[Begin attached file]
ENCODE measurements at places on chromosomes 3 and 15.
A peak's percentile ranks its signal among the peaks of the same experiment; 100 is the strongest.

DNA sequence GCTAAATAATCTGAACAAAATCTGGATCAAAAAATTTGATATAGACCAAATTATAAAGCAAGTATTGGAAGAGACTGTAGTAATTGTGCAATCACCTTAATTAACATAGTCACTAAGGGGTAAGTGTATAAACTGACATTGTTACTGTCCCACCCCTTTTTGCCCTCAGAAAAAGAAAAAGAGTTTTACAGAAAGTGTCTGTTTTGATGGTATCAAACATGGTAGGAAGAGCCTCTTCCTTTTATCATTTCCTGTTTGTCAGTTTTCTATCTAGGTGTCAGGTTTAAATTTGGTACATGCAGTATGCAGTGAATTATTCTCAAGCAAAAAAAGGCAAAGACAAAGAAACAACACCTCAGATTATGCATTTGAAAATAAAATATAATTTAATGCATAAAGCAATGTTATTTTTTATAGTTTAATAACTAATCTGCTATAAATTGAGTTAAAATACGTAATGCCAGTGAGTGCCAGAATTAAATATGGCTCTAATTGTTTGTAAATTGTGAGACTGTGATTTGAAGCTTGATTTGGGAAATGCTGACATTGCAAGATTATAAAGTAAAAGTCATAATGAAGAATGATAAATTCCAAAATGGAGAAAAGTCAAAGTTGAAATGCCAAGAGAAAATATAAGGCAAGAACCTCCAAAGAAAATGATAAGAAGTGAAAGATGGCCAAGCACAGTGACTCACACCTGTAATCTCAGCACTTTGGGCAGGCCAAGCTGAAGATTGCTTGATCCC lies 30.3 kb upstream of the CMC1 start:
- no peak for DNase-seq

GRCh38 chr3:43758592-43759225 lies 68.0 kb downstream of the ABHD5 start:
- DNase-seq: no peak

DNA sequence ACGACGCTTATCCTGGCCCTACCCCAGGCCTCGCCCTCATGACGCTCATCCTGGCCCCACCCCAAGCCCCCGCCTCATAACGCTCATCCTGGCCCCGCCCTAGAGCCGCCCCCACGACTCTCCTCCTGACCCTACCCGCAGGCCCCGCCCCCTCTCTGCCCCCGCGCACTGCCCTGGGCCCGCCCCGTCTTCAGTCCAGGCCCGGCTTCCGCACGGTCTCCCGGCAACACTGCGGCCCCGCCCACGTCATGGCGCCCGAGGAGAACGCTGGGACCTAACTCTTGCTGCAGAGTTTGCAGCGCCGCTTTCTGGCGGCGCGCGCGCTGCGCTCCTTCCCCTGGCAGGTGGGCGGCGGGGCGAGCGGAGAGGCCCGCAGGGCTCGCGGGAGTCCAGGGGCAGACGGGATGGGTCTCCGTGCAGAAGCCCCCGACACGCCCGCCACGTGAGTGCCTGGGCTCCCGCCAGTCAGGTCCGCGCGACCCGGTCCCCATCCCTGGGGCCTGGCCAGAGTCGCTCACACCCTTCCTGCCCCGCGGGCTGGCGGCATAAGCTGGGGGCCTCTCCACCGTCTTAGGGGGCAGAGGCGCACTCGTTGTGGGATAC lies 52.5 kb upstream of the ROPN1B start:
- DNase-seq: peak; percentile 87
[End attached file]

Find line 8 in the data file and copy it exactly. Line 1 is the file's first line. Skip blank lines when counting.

- DNase-seq: peak; percentile 87